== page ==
It is common knowledge that warm air rises towards the top part of a building. This creates a pressure gradient within the structure. A higher pressure exists near the uppermost part of a building while a lower pressure resides near the bottom. Ultimately, the low pressure near the foundation will pull cool air into the building while the high pressure at the uppermost part of the building drives warm air out through any crevice it can find.

 No wonder your energy bill is literally THROUGH THE ROOF!

You can see why it is so important to have a properly insulated attic. In order for an attic to perform at its best, it must function as a system. Three main areas must work together to ensure peak performance:

  1. Bypasses

Frequently, the ceiling bypasses are not sealed correctly rendering the attic insulation ineffective. Sealing bypasses can be anything from an interior wall extending into the attic, ducting, bathroom fans, plumb vents, lights, and wires. Many times, these bypasses are not insulated at all, leaving the home vulnerable to serious energy loss.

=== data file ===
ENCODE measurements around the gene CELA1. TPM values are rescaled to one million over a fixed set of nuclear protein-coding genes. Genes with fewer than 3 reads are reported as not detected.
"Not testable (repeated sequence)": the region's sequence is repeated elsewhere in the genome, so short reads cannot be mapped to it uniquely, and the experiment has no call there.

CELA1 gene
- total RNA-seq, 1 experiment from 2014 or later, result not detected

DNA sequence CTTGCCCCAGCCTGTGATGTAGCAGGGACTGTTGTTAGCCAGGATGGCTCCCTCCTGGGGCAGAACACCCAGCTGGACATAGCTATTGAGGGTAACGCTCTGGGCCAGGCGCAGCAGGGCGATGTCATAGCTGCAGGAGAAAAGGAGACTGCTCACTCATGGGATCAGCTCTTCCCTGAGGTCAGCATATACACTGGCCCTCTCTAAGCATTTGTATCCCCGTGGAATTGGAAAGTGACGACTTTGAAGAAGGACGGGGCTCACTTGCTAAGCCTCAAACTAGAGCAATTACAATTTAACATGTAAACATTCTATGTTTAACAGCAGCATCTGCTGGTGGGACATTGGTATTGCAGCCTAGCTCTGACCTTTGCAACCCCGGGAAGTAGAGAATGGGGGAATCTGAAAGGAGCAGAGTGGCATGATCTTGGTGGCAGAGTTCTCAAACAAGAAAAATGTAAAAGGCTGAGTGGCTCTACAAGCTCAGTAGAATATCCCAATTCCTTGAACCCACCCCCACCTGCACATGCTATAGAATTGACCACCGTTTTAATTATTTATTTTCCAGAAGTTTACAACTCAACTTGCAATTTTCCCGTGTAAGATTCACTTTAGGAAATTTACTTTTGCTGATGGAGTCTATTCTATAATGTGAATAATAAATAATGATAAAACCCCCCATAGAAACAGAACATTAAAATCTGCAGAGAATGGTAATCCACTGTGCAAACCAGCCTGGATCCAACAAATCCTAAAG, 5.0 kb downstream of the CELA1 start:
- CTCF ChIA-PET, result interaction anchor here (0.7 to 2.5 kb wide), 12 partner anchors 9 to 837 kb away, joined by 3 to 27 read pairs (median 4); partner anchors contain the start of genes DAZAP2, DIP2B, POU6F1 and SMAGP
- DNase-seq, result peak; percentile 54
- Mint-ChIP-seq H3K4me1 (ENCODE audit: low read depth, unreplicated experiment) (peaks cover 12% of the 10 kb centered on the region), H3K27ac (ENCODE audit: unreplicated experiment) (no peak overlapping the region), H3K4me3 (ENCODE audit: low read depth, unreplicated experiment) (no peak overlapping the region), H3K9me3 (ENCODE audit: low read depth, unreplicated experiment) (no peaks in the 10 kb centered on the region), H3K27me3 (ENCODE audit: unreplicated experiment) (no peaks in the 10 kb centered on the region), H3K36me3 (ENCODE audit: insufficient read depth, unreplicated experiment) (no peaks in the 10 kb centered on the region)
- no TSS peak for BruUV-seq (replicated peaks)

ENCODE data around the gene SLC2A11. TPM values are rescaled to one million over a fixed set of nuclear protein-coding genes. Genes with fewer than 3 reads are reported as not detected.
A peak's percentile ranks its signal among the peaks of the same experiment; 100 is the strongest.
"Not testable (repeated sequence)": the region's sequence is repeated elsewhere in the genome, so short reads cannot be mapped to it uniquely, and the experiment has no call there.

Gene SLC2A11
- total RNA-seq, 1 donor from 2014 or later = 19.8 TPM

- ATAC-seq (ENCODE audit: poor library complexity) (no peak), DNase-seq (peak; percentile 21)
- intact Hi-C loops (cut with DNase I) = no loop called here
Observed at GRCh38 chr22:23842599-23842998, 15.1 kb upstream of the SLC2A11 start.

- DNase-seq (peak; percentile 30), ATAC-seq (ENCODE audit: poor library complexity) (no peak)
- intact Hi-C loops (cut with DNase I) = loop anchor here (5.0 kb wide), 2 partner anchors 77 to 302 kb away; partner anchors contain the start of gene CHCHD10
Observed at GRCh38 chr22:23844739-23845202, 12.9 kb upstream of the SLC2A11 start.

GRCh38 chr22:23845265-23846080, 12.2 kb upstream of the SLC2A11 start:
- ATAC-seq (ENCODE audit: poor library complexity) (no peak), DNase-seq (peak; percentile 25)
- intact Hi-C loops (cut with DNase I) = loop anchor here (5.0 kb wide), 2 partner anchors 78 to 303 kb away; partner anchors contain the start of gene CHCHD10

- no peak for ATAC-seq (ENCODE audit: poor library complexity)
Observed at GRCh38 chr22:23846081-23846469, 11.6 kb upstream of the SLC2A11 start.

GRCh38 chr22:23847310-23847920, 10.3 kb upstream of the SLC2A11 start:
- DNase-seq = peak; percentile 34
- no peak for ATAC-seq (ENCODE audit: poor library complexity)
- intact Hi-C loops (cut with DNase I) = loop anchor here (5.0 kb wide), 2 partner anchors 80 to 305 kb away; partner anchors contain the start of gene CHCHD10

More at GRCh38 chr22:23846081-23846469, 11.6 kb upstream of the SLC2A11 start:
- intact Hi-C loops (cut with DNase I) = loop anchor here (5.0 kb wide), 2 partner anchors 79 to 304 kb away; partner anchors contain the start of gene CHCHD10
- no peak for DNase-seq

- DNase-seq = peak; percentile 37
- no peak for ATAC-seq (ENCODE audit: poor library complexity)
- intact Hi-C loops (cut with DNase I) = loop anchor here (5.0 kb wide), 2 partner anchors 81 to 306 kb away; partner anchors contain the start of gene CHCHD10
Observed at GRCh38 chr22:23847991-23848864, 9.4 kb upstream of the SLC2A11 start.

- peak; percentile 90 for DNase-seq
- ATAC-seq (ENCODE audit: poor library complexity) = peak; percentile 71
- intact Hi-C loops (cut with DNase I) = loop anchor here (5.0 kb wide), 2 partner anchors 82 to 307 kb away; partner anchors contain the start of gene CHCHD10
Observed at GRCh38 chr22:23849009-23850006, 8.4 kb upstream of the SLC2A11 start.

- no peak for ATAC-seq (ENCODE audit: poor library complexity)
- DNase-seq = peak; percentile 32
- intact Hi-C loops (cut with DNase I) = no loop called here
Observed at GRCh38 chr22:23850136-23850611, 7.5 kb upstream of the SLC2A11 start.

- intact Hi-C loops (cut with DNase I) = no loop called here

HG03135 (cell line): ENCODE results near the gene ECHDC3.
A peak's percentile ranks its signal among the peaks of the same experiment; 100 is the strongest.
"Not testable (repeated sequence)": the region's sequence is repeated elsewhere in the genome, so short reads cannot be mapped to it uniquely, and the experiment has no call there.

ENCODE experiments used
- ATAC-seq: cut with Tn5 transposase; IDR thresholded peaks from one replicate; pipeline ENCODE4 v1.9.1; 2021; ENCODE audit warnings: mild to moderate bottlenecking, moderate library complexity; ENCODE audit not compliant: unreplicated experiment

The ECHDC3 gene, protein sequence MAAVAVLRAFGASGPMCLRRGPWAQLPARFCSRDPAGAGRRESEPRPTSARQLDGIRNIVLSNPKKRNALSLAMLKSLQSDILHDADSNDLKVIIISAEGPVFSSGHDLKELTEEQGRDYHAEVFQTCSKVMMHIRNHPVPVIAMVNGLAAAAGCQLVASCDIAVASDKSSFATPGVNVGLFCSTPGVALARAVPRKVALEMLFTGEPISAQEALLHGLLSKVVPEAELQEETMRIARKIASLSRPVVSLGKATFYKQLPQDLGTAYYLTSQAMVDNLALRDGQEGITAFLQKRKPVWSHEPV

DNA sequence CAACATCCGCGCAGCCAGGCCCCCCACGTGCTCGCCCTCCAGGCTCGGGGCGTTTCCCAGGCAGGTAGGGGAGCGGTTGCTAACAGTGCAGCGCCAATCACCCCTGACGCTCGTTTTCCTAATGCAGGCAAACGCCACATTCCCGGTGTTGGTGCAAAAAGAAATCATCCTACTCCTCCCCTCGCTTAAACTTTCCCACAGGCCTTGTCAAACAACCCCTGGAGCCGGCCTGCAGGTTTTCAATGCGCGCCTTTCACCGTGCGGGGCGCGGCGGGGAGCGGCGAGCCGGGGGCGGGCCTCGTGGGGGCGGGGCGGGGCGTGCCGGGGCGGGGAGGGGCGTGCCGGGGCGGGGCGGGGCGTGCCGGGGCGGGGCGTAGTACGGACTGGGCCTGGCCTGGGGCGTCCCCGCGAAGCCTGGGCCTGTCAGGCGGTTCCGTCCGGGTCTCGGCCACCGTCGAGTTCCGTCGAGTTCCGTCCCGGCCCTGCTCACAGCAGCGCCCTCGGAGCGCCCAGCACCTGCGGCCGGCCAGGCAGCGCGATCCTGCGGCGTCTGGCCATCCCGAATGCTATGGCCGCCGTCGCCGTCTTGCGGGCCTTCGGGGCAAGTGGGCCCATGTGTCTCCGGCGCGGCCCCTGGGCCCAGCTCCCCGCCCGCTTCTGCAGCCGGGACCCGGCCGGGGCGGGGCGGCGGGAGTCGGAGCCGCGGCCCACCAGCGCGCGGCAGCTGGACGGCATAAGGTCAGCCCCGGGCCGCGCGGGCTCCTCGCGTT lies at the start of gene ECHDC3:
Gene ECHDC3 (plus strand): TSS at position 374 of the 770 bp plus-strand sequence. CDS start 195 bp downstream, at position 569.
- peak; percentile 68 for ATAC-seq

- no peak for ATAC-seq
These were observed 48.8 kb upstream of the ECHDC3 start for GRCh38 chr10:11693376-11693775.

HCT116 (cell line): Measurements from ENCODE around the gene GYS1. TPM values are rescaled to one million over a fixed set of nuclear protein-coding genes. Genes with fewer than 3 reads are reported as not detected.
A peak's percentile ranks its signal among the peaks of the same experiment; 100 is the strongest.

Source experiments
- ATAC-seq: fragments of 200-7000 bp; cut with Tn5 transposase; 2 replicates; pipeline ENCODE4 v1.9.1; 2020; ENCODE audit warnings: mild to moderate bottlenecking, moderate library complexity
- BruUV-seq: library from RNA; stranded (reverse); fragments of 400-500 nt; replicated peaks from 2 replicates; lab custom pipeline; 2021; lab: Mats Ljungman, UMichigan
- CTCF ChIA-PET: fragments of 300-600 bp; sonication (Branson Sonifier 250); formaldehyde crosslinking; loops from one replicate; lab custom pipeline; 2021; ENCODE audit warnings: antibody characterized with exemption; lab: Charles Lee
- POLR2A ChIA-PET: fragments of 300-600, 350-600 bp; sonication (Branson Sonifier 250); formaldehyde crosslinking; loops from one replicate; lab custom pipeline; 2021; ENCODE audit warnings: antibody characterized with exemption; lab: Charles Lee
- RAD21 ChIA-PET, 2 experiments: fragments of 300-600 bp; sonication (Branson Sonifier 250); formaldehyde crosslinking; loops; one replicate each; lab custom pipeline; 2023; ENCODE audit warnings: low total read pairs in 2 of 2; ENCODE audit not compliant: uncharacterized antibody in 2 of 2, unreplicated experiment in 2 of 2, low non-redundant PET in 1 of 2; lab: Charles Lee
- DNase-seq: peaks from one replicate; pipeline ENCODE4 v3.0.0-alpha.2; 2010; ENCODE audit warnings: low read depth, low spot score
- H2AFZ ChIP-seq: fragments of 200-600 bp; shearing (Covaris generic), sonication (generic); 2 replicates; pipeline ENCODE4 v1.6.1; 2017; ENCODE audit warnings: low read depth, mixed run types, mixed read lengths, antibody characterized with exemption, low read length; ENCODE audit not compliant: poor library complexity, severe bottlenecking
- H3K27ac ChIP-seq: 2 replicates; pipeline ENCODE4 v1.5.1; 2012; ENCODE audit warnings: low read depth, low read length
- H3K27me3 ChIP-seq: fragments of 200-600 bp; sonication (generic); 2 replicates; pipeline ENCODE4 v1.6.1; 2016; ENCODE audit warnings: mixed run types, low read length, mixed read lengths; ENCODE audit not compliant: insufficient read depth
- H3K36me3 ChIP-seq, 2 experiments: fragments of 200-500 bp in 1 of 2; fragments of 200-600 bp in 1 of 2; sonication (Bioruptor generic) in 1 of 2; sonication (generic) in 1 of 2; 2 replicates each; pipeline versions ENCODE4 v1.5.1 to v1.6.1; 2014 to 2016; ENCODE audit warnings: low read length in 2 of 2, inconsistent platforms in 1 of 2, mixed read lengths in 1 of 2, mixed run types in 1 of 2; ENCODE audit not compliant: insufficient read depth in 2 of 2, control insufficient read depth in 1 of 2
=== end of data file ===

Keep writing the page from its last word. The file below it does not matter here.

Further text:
1. Insulation

Insulation is naturally resistant to conductive heat flow. Depending on the density, thickness, and type of insulation, the level of resistance, or R-value, varies.  A higher R-value will be more effective against heat trying to escape. Your geographic location helps to determine how much insulation you need. Again, the more insulation used, the higher the R-value.

  1. Ventilation